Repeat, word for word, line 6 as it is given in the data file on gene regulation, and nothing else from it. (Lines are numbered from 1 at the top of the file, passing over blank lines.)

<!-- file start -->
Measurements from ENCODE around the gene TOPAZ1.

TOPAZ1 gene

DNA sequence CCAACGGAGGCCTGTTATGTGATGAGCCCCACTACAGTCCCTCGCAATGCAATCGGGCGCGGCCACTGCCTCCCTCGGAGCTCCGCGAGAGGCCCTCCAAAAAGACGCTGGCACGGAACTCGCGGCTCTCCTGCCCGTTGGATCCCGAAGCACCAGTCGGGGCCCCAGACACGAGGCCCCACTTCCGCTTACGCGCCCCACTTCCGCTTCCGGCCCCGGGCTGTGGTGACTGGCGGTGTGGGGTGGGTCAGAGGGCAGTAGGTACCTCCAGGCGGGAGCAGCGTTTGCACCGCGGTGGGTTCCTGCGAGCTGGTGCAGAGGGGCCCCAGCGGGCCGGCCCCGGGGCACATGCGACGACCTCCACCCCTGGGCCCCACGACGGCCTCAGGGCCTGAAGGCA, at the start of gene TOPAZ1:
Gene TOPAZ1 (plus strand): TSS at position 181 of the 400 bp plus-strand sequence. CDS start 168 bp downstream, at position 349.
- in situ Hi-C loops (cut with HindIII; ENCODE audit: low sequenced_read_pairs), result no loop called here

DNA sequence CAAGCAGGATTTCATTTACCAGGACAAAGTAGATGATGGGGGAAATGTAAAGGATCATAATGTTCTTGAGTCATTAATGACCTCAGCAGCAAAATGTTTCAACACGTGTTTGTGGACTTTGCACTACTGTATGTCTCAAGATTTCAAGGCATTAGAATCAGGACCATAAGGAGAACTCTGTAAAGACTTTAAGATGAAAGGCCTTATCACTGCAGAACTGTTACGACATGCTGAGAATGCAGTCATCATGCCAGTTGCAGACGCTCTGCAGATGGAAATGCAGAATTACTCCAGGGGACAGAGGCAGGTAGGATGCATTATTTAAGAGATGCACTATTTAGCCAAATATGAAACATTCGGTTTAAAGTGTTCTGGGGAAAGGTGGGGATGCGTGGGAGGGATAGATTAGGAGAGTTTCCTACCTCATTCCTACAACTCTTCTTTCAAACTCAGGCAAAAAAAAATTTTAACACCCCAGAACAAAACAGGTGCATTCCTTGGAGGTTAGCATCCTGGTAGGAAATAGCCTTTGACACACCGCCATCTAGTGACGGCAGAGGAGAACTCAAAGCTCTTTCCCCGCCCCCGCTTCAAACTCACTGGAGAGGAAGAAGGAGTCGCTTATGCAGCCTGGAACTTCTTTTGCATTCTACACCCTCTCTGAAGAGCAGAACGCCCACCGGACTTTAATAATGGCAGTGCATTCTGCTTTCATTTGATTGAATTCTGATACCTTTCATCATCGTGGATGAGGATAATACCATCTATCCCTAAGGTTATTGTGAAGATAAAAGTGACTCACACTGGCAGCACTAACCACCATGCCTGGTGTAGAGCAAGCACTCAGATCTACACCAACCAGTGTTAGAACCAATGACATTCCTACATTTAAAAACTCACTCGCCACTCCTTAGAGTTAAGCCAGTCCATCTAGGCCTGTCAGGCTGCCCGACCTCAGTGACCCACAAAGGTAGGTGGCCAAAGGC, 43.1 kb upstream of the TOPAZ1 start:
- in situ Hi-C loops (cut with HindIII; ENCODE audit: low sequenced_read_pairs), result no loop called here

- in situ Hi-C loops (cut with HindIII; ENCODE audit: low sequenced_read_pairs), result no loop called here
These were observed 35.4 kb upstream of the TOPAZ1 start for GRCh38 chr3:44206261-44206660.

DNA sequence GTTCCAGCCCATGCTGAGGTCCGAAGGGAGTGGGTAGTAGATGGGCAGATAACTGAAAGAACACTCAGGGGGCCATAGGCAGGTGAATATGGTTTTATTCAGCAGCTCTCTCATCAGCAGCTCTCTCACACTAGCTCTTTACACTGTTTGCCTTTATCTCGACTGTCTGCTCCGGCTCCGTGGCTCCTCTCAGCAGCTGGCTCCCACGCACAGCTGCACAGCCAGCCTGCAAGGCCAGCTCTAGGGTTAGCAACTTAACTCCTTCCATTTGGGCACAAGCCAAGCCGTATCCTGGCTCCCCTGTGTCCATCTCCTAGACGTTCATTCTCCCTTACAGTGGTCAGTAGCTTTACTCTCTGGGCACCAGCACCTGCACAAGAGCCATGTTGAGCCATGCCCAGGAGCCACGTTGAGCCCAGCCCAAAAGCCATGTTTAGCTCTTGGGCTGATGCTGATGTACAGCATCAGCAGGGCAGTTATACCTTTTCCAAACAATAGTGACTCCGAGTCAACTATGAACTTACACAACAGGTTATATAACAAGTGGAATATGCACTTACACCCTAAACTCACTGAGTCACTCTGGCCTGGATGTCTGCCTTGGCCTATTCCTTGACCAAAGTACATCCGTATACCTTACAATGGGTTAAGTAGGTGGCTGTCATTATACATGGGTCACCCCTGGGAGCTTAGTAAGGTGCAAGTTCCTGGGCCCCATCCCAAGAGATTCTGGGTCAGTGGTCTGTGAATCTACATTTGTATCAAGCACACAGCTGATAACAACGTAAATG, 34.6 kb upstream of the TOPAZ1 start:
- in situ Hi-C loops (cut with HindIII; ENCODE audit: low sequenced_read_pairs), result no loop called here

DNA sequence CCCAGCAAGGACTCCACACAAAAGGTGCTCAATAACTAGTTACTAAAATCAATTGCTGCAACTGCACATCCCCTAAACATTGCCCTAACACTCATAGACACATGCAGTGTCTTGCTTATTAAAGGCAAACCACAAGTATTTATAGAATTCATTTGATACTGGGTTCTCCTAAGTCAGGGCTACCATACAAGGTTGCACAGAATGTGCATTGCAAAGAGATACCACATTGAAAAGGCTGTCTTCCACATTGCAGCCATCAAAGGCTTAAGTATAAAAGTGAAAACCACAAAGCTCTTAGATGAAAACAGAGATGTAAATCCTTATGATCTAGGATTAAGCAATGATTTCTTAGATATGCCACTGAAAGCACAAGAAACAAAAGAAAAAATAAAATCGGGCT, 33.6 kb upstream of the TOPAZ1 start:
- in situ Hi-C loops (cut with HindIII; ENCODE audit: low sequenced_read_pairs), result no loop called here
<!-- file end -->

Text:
DNA sequence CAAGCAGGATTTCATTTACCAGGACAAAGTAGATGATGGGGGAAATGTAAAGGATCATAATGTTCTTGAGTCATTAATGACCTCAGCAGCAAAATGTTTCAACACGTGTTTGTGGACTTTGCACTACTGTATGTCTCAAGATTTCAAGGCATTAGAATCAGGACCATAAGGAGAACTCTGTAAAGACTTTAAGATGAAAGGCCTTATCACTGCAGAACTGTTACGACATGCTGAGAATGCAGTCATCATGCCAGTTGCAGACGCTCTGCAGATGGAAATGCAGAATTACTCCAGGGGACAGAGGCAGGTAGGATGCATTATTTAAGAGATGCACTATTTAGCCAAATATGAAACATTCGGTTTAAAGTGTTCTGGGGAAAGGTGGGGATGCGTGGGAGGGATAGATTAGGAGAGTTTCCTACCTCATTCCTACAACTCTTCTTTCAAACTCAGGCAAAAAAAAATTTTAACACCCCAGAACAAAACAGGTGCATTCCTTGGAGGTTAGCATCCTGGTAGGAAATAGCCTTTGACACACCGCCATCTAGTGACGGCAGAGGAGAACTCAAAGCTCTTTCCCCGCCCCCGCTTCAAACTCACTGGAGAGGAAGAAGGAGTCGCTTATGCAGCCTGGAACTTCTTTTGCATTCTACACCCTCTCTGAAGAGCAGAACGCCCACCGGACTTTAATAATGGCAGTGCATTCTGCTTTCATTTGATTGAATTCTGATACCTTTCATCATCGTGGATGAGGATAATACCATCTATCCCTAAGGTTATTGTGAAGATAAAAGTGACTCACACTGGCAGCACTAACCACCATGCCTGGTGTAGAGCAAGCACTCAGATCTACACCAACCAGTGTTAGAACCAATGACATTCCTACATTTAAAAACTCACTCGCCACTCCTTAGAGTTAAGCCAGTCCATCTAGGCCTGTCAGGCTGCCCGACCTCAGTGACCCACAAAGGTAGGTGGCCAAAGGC, 43.1 kb upstream of the TOPAZ1 start: